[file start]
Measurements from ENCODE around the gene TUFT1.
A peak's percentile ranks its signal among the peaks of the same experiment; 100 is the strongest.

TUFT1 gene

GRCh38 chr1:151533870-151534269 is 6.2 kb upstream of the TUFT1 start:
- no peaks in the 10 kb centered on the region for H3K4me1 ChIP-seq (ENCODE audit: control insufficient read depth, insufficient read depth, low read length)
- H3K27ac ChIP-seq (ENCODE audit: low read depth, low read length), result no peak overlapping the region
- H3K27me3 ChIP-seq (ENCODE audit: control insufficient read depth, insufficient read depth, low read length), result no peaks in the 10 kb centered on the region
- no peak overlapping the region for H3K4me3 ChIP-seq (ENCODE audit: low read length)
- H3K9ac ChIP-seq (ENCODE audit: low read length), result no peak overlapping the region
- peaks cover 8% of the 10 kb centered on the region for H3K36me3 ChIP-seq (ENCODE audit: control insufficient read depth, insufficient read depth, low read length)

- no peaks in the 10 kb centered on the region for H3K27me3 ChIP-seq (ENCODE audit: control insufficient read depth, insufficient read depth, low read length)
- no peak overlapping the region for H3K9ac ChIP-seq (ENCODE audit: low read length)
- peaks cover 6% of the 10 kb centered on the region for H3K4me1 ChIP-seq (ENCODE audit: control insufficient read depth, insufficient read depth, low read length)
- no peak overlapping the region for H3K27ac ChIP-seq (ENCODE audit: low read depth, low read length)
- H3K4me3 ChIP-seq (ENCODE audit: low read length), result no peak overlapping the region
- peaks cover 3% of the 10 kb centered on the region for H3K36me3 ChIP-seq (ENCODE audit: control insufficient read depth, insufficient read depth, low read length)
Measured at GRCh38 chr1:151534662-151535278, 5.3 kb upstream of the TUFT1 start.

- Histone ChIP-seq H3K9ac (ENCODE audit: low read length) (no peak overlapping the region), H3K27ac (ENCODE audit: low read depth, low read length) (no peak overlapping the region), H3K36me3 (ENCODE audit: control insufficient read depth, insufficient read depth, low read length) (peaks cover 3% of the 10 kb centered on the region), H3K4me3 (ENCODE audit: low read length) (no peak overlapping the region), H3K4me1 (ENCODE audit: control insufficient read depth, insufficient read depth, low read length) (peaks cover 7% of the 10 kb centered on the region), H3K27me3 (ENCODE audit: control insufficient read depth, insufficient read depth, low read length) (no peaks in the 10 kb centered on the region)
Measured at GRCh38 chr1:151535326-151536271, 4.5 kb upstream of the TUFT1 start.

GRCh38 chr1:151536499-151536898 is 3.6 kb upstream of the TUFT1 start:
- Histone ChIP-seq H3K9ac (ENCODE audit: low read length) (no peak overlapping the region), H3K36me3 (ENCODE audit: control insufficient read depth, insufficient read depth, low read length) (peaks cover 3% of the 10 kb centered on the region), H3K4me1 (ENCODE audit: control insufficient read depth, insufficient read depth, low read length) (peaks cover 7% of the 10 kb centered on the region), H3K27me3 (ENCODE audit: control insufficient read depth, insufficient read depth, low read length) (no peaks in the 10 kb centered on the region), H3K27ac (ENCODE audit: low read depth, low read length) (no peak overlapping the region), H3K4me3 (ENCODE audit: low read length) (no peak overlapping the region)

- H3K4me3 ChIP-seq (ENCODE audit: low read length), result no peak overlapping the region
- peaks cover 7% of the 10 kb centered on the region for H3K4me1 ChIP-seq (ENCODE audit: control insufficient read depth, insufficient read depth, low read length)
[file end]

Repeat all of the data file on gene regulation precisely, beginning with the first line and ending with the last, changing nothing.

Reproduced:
Measurements from ENCODE around the gene TUFT1.
A peak's percentile ranks its signal among the peaks of the same experiment; 100 is the strongest.

TUFT1 gene

GRCh38 chr1:151533870-151534269 is 6.2 kb upstream of the TUFT1 start:
- no peaks in the 10 kb centered on the region for H3K4me1 ChIP-seq (ENCODE audit: control insufficient read depth, insufficient read depth, low read length)
- H3K27ac ChIP-seq (ENCODE audit: low read depth, low read length), result no peak overlapping the region
- H3K27me3 ChIP-seq (ENCODE audit: control insufficient read depth, insufficient read depth, low read length), result no peaks in the 10 kb centered on the region
- no peak overlapping the region for H3K4me3 ChIP-seq (ENCODE audit: low read length)
- H3K9ac ChIP-seq (ENCODE audit: low read length), result no peak overlapping the region
- peaks cover 8% of the 10 kb centered on the region for H3K36me3 ChIP-seq (ENCODE audit: control insufficient read depth, insufficient read depth, low read length)

- no peaks in the 10 kb centered on the region for H3K27me3 ChIP-seq (ENCODE audit: control insufficient read depth, insufficient read depth, low read length)
- no peak overlapping the region for H3K9ac ChIP-seq (ENCODE audit: low read length)
- peaks cover 6% of the 10 kb centered on the region for H3K4me1 ChIP-seq (ENCODE audit: control insufficient read depth, insufficient read depth, low read length)
- no peak overlapping the region for H3K27ac ChIP-seq (ENCODE audit: low read depth, low read length)
- H3K4me3 ChIP-seq (ENCODE audit: low read length), result no peak overlapping the region
- peaks cover 3% of the 10 kb centered on the region for H3K36me3 ChIP-seq (ENCODE audit: control insufficient read depth, insufficient read depth, low read length)
Measured at GRCh38 chr1:151534662-151535278, 5.3 kb upstream of the TUFT1 start.

- Histone ChIP-seq H3K9ac (ENCODE audit: low read length) (no peak overlapping the region), H3K27ac (ENCODE audit: low read depth, low read length) (no peak overlapping the region), H3K36me3 (ENCODE audit: control insufficient read depth, insufficient read depth, low read length) (peaks cover 3% of the 10 kb centered on the region), H3K4me3 (ENCODE audit: low read length) (no peak overlapping the region), H3K4me1 (ENCODE audit: control insufficient read depth, insufficient read depth, low read length) (peaks cover 7% of the 10 kb centered on the region), H3K27me3 (ENCODE audit: control insufficient read depth, insufficient read depth, low read length) (no peaks in the 10 kb centered on the region)
Measured at GRCh38 chr1:151535326-151536271, 4.5 kb upstream of the TUFT1 start.

GRCh38 chr1:151536499-151536898 is 3.6 kb upstream of the TUFT1 start:
- Histone ChIP-seq H3K9ac (ENCODE audit: low read length) (no peak overlapping the region), H3K36me3 (ENCODE audit: control insufficient read depth, insufficient read depth, low read length) (peaks cover 3% of the 10 kb centered on the region), H3K4me1 (ENCODE audit: control insufficient read depth, insufficient read depth, low read length) (peaks cover 7% of the 10 kb centered on the region), H3K27me3 (ENCODE audit: control insufficient read depth, insufficient read depth, low read length) (no peaks in the 10 kb centered on the region), H3K27ac (ENCODE audit: low read depth, low read length) (no peak overlapping the region), H3K4me3 (ENCODE audit: low read length) (no peak overlapping the region)

- H3K4me3 ChIP-seq (ENCODE audit: low read length), result no peak overlapping the region
- peaks cover 7% of the 10 kb centered on the region for H3K4me1 ChIP-seq (ENCODE audit: control insufficient read depth, insufficient read depth, low read length)